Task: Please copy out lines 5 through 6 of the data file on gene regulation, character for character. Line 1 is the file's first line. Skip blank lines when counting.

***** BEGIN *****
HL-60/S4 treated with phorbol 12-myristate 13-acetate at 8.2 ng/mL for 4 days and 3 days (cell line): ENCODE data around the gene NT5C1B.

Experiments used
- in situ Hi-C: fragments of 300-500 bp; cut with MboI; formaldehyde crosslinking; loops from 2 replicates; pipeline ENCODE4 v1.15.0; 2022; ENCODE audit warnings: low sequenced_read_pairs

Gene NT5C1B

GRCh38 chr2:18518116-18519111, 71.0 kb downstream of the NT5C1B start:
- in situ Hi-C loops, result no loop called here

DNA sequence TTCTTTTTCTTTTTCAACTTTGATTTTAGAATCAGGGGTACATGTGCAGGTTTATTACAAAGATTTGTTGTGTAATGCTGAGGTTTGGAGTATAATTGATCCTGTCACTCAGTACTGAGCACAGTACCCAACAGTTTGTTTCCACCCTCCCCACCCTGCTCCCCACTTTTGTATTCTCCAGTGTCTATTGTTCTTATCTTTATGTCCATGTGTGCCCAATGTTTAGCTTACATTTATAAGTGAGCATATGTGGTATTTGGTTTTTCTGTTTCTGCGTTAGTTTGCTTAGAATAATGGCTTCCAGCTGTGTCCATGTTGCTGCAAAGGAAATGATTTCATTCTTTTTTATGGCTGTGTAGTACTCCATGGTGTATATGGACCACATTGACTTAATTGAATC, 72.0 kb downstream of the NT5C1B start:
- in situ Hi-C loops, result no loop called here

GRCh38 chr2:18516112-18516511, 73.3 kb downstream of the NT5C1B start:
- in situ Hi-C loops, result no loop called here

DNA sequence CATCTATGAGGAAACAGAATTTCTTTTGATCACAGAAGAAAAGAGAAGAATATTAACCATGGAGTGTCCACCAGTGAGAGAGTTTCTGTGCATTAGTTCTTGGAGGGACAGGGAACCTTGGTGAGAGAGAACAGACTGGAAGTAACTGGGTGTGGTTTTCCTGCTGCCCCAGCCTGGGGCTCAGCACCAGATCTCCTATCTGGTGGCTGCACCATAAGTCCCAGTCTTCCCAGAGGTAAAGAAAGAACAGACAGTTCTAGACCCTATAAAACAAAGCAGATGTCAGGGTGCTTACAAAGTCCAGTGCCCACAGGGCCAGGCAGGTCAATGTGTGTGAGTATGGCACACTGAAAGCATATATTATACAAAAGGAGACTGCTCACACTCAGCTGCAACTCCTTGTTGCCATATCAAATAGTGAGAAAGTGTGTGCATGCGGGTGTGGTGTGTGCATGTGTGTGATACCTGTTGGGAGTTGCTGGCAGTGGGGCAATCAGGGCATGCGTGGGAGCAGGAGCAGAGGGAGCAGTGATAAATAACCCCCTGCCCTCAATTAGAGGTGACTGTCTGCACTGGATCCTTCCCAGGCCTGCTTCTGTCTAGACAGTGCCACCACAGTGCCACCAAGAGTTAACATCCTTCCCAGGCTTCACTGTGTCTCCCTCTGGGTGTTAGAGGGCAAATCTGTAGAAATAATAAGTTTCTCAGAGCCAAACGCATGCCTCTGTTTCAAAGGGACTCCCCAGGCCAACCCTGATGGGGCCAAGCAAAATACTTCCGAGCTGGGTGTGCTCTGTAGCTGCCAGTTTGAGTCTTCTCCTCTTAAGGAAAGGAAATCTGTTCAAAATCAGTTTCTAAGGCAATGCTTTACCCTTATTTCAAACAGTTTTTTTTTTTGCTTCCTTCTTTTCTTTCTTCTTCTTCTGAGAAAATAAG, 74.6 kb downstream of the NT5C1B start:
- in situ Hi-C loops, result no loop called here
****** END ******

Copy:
GRCh38 chr2:18518116-18519111, 71.0 kb downstream of the NT5C1B start:
- in situ Hi-C loops, result no loop called here